17 September 2013Matthew 2:1-12
“Where is the child who has been born king of the Jews? For we observed his star at its rising, and have come to pay him homage.” (v. 2)
Yesterday's passage concerned the person and the agenda of the Son of God being revealed first to two humble Jews, Mary and Joseph. Today's reading from Matthew 2 is about Jesus being revealed to Gentile representatives of the rich and learned. It is an early indication in Matthew's Gospel that God's chosen leader will reach far beyond the 'chosen people' of the Old Testament. The message of God's anointed one, Christ or Messiah, is for all people.
Nevertheless, Jesus will be born a Jew, grow up as a Jew, and be firmly rooted in Jewish society. Matthew's Gospel, possibly written in Palestine for Jewish Christians living alongside other Jews, is intentional in trying to make bridges of understanding between believers and non-believers. Here the wise men visiting the new-born baby in Bethlehem is an illustration of the 'kingship' of Jesus. Bethlehem was the birthplace of King David, and Joseph and Mary were there for the census (Luke 2:1-4) because of Joseph's Davidic descent. The genealogy of Matthew 1:1-17 has already authenticated this descent from a royal line. The wise men from the East, arriving in Jerusalem, then reinforce this idea of royalty by asking, "Where is the one who has been born king of the Jews?" Well, that certainly upset King Herod's apple cart!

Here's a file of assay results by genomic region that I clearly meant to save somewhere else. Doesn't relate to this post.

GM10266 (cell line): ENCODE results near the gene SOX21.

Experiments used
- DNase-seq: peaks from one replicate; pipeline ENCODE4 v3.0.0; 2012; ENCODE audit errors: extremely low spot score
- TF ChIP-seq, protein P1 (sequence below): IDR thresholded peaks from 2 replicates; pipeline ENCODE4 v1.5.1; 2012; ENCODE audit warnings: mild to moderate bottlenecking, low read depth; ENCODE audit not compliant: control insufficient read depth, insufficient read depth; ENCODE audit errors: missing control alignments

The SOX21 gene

Kingship is a key emphasis for Matthew's Gospel, who which writes about the 'kingdom of God', although usually calls it 'kingdom of heaven' (eg Matthew 3:2) because his mainly Jewish readers would have avoided using the name of God. Many Jews believed that God's kingdom would come and there would be punishment for God's enemies; whereas Jesus said that the kingdom had started now, because he as king was present. Every time we say the Lord's Prayer, we repeat the truth that the reign of God, the kingdom, is present. Matthew's Gospel further tells of God's sovereignty as it relates the story of the king's right to judge (Matthew 25:31-46) and also the delegation of his kingly authority to his disciples in Matthew 28:16-20.
God's chosen leader has authority over our everyday lives, whoever we are, and whichever country we live in. He is sovereign. He is our king.
- God is sovereign. Knowing that, what difference does it make to your daily life?
- Do you believe God's kingdom is present? If so, look out for God's glimpses of glory today - and perhaps tell someone else about them!
Bible notes author